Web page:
In newly released footage from the University of Western Ontario, a bright, slow-moving fireball was captured in the skies near Toronto, Canada on December 12, 2011 by remote cameras watching for meteors. Although this meteor looks huge as it burns up in Earth's atmosphere, astronomers estimate the rock to have been no bigger than a basketball. Footage reveals it entered the atmosphere at a shallow angle of 25 degrees, moving about 14 km per second. It first became visible over Lake Erie then moved toward the north-northeast.

See below for the video.

But in a meteorite-hunter alert, Peter Brown, the Director of Western's Centre for Planetary & Space Exploration said that data garnered from the remote cameras suggest that surviving fragments of the rock are likely, with a mass that may total as much as a few kilograms, likely in the form of many fragments in one gram to hundreds of a gram size range.


Significant Comet Plunges in the Sun

A comet nearly as wide as two football fields (200m) is plunging toward the sun where it will most likely be destroyed in a spectacular light show on Dec. 15/16. Although Comet Lovejoy (C/2011 W3) could become as bright as Jupiter or Venus when it "flames out," the glare of the sun will hide the event from human eyes. Solar observatories in space, however, will have a grand view. Yesterday the brightening comet entered the field of view of NASA's STEREO-B spacecraft.

"You can clearly see the comet heading diagonally through the images," says Karl Battams of the Naval Research Lab who prepared the animation. "During the 16-hour sequence, the comet brightens from magnitude +8 to +6.5, approximately."

It will soon grow much brighter. "This comet is a true sungrazer, and will skim approximately 140,000 km (1.2 solar radii) above the solar surface on Dec. 15/16," notes Battams. At such close range, solar heating will almost certainly destroy the icy interloper,creating a cloud of vapor and comet dust that will reflect lots of sunlight. The Solar and Heliospheric Observatory (SOHO) will have a particularly good view.


US: Mysterious Explosion and Fireballs Seen as Homes Shaken in Rural Kentucky

There are still no answers as to what caused an apparent explosion in Perry County Sunday night.

Crews spent hours searching Sunday night after initial reports of a possible plane crash, but they gave up the search around 1:00 a.m. and said it was probably an explosion at an abandoned mine.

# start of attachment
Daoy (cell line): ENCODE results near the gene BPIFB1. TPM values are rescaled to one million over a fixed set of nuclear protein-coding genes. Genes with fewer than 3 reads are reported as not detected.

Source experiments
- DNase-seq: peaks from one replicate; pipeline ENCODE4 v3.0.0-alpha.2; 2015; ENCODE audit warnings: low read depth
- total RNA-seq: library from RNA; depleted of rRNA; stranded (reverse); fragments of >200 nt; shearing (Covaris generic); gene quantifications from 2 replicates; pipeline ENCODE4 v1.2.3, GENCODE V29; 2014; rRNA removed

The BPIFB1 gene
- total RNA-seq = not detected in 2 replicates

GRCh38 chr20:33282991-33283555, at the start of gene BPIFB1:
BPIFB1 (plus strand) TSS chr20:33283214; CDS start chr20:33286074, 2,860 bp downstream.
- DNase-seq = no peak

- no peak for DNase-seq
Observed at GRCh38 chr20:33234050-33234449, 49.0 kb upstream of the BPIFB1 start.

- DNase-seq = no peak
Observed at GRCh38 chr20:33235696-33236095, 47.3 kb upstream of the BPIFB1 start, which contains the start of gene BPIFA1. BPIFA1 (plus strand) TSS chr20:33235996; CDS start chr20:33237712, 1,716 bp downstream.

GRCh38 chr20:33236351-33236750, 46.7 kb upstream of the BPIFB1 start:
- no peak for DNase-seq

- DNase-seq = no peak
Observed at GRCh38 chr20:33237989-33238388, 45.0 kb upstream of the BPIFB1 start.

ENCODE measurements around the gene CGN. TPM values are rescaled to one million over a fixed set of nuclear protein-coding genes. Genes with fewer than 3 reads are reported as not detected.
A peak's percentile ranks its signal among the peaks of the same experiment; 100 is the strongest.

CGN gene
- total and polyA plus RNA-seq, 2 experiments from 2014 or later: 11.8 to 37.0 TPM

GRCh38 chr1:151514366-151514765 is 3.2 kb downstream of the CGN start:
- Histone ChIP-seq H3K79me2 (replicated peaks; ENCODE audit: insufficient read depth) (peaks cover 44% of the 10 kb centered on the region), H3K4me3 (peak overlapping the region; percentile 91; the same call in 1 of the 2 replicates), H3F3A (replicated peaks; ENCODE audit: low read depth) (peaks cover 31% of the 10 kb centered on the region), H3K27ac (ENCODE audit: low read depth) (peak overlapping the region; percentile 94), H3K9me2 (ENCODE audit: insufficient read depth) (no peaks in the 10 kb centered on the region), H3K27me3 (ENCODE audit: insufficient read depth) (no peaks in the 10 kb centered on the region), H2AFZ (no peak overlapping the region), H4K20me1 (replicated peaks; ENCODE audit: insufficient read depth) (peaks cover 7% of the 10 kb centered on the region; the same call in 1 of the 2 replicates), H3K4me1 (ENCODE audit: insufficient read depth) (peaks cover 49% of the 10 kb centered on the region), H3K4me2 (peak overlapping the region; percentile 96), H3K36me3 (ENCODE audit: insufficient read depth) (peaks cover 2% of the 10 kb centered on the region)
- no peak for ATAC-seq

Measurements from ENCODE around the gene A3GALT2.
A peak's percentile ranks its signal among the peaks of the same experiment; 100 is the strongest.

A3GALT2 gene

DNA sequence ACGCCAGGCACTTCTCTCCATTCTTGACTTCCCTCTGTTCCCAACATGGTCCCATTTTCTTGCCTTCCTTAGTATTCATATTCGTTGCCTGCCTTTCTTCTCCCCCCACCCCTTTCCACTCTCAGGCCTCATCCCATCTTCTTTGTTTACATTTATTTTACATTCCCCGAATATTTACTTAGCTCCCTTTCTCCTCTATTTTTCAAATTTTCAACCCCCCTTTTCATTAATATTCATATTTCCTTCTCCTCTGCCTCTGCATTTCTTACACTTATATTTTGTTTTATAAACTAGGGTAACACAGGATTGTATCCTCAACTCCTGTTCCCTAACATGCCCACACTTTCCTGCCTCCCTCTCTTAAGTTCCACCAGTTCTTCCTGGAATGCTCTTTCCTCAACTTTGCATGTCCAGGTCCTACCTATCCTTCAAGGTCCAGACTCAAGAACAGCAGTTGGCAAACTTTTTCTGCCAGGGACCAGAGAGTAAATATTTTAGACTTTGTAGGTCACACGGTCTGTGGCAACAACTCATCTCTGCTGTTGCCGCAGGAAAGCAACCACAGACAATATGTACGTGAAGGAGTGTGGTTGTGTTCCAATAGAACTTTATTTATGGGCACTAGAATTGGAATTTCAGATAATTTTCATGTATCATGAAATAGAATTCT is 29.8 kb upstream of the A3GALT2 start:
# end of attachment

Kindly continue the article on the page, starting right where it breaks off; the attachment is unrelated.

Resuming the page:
Now officials with the Division of Abandoned Mine Lands are saying there is no evidence at the mine that would support an explosion.

Some say they felt their homes shaking, others say they saw a fireball, but as of now no one can say for sure what happened in Perry County Sunday night.

Preliminary reports of possible plane crash were ruled out after searching for hours and finding no crash scene, that led officials to this explanation.


Earth Hit By Fireball Storm

Ranging in size from microscopic space dust to mountainous asteroids, trillions of meteoroids zing through the inner solar system on a daily basis. What are the odds that five of them would cross the same point in space? Pretty good, actually. In fact, it happened just last night. Regard the following orbit diagram, then read on for an explanation:

© MSFC Meteroid Environment Office
These are the orbits of five objects that hit Earth on the night of Dec. 7/8. NASA's All Sky Fireball Network recorded the meteoroids as they disintegrated in the atmosphere over the United States, each one producing a bright fireball. Note how all the orbits converge on a single point--our planet.

Every night the network's cameras scan the skies over the United States, forming an inventory of what hits the atmosphere. Combining images from multiple cameras, network software rapidly calculates the basic parameters of each interloper: orbit, speed, disintegration height, and more. At the moment, cameras are located in only four states (New Mexico, Alabama, Georgia, Tennessee), but the network is expanding to provide even better coverage. Soon we'll see just how congested our intersection in space really is.


Newfound Comet to Dive Through Sun Next Week

© Unknown
Illustration only
A newly discovered comet is racing toward a mid-December rendezvous with the sun - a rendezvous that it will likely not survive.

The comet is categorized by astronomers as a "sungrazer" and it is destined to do just that; literally graze the surface of the sun (called the photosphere) and pass through the sun's intensely hot corona, where temperatures have been measured at upwards of 3.6-million degrees Fahrenheit (2-million degrees Celsius).

While the comet will not collide with the sun, most astronomers say the odds are rather long that it will remain intact after its closest pass by the sun. The most exciting aspect of the event is that the comet's expected destruction should be visible on your computer monitor.

And there is a very slight chance that, should the comet somehow manage to survive, it might briefly become visible in broad daylight.